Stravinsky’s L’histoire du soldat (The Soldier’s Tale), written in collaboration with the Swiss author C.F. Ramuz, was based on a Russian fairytale about a fiddle-playing soldier. The music I supposed to be accompanied by a narrator and dancers, but could also be performed as a concert suite. L’histoire du soldat was premiered in 1918. The story is a Faustian fable about a soldier and the Devil who eventually possesses his soul by persuading him to sell his fiddle in return of a book. The soldier’s violin becomes a symbol of the soldier’s soul. The book represents materialism.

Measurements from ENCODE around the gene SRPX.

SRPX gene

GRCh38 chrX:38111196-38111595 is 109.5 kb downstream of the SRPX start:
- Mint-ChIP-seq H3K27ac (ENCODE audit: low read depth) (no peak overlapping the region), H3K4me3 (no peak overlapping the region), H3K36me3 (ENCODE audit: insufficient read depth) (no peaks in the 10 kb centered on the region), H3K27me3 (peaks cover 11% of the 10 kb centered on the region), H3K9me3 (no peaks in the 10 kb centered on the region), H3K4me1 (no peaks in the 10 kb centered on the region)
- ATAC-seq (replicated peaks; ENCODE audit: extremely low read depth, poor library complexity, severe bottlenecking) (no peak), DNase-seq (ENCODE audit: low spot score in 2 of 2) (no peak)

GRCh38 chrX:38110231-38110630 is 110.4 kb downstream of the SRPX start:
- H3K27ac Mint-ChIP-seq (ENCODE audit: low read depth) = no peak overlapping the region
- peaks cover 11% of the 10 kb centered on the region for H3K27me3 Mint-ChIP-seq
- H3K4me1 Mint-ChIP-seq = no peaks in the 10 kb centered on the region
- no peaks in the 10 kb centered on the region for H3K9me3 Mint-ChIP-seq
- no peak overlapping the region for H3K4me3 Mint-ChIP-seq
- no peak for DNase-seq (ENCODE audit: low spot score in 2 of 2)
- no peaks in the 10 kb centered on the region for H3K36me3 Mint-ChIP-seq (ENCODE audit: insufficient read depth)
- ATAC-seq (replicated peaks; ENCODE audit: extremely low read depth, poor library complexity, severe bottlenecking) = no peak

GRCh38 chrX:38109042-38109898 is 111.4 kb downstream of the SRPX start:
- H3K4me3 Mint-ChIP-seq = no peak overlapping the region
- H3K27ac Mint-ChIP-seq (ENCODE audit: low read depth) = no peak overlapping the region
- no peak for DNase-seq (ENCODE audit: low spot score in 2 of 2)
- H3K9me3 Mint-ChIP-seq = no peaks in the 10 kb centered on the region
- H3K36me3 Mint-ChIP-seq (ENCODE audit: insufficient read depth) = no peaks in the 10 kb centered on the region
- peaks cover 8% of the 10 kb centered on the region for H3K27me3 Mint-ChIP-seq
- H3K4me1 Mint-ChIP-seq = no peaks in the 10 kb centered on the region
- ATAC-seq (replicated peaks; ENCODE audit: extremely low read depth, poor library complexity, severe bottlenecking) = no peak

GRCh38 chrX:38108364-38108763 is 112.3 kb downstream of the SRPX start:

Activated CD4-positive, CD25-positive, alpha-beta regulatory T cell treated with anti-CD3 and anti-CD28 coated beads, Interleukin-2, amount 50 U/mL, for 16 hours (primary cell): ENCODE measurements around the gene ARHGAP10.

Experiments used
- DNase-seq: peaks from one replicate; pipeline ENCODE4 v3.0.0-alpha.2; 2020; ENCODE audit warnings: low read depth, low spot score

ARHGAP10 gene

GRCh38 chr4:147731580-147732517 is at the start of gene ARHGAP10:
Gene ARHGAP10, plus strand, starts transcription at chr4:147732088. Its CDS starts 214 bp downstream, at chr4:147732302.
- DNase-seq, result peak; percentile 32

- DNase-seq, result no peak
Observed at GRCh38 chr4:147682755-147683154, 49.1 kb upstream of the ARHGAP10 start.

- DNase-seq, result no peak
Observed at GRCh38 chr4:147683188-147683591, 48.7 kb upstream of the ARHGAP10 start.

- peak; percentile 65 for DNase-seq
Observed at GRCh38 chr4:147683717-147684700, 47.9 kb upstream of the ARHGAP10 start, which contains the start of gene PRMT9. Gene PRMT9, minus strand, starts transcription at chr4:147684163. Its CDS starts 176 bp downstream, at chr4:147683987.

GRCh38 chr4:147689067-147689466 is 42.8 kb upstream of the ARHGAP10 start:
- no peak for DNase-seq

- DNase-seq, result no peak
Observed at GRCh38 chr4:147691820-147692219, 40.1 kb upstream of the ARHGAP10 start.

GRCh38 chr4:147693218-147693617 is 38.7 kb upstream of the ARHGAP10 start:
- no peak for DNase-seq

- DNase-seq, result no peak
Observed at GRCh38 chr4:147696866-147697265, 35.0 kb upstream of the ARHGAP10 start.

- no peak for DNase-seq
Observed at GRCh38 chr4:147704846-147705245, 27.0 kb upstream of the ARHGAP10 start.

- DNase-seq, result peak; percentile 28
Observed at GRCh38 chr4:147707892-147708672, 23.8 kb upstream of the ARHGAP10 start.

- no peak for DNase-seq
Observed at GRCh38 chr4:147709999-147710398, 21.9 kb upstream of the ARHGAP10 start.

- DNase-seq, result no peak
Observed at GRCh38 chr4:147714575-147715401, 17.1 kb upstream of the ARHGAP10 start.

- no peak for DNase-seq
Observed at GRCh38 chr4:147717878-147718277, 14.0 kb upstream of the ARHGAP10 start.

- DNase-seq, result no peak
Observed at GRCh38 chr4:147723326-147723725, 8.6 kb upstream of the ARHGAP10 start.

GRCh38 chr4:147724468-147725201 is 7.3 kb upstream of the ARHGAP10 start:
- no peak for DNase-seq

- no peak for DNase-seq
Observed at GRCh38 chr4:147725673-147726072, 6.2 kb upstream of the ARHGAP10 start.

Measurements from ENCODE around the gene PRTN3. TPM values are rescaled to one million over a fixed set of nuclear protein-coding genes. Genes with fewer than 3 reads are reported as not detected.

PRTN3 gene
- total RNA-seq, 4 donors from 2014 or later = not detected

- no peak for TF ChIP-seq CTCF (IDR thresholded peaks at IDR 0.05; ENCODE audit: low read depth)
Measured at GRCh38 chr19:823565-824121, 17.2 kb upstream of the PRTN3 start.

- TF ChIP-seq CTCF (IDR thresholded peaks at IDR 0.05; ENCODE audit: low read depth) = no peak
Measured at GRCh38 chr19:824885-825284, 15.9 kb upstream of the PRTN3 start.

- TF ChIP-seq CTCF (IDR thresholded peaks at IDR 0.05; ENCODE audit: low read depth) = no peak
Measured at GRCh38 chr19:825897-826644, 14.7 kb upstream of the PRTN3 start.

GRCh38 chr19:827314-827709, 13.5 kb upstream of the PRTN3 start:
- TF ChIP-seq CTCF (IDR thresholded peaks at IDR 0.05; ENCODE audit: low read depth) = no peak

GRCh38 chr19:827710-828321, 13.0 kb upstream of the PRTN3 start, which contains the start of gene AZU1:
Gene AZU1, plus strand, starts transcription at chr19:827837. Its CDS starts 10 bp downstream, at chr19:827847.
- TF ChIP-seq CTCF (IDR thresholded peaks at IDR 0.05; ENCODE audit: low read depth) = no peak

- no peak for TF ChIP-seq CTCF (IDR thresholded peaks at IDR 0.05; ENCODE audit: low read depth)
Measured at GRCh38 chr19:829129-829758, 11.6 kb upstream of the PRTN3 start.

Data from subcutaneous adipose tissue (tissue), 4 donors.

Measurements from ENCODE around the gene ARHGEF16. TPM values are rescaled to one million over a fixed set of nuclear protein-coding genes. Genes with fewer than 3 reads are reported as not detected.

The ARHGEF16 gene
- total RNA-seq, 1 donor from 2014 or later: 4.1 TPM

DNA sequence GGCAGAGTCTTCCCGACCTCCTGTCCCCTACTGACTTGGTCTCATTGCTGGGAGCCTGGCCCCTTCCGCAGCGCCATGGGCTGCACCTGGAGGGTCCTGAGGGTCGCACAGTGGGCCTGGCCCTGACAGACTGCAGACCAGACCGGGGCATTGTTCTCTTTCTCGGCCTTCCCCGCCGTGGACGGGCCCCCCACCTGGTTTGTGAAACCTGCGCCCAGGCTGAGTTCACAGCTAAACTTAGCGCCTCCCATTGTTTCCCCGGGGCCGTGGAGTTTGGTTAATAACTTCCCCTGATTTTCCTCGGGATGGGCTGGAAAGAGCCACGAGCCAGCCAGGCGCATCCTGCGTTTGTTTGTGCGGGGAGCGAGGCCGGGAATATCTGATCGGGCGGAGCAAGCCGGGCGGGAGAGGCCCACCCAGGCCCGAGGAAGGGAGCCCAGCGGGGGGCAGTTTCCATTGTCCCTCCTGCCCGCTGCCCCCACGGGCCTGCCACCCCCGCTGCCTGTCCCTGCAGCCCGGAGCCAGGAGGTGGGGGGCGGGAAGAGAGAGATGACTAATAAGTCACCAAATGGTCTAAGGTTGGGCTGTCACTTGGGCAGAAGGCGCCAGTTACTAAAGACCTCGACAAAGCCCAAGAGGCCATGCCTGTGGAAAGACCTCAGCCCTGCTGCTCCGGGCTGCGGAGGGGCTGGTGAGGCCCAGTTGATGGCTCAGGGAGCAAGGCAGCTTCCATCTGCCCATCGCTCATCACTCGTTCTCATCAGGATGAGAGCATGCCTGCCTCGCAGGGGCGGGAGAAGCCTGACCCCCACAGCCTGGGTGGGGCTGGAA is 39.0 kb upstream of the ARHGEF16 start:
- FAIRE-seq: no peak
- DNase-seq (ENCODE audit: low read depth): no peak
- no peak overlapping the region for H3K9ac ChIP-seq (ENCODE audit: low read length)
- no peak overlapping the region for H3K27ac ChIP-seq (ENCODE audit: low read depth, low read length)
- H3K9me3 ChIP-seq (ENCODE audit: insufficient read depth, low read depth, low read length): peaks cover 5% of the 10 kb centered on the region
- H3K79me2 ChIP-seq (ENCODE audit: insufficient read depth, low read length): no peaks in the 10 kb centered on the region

L’histoire du soldat (The music without a narrator)
Composed during wartime, with its limited finances, Stravinsky took it down to its essentials, as oppose his famous ballets, The Soldier’s Tale is scored for just seven instruments: clarinet, bassoon, cornet, trombone, violin, double bass and percussion.
English Version preformed as a stage play with narrator.
The story is based on an Old Russian tale, but the music is far from Russian traditionalism. Stravinsky uses tango, marches, waltz and even the new modern jazz, in his scores. Even though he had never actually heard Jazz, Stravinsky was familiar with it from scores, he got from his friend Ernest Ansermet, who was one of the first in the field of classical music to take jazz seriously.